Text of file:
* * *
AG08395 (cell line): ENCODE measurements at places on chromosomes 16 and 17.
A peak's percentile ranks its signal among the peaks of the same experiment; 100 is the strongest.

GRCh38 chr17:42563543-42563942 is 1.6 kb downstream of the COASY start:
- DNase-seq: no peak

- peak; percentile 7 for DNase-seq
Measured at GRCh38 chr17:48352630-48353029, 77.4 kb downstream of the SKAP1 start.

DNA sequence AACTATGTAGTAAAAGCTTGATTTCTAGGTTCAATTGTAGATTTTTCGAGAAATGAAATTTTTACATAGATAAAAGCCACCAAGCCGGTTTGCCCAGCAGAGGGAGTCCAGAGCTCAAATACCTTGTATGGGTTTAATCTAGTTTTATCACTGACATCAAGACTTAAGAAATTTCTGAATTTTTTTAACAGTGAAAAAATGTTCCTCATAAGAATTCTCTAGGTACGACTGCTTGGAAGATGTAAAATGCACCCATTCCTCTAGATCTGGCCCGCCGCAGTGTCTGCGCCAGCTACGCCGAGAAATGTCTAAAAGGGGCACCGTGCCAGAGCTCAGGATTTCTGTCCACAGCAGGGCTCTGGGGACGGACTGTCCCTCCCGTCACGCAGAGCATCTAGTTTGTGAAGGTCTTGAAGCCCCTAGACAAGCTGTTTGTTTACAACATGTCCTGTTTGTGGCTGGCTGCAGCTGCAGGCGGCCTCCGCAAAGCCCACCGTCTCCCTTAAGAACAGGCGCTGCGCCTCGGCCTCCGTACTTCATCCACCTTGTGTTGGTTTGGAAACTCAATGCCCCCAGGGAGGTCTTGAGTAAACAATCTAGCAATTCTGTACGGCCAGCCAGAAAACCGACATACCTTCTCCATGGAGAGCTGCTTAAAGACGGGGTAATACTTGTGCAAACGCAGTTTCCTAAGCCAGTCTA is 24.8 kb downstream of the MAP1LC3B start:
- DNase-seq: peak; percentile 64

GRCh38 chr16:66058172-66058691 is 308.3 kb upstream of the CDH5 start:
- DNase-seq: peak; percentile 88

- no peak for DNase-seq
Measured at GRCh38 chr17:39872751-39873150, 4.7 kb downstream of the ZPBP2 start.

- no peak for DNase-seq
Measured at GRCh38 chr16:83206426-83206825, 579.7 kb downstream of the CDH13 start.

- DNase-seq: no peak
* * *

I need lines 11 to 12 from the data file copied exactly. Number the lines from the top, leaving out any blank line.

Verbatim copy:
- no peak for DNase-seq
Measured at GRCh38 chr17:39872751-39873150, 4.7 kb downstream of the ZPBP2 start.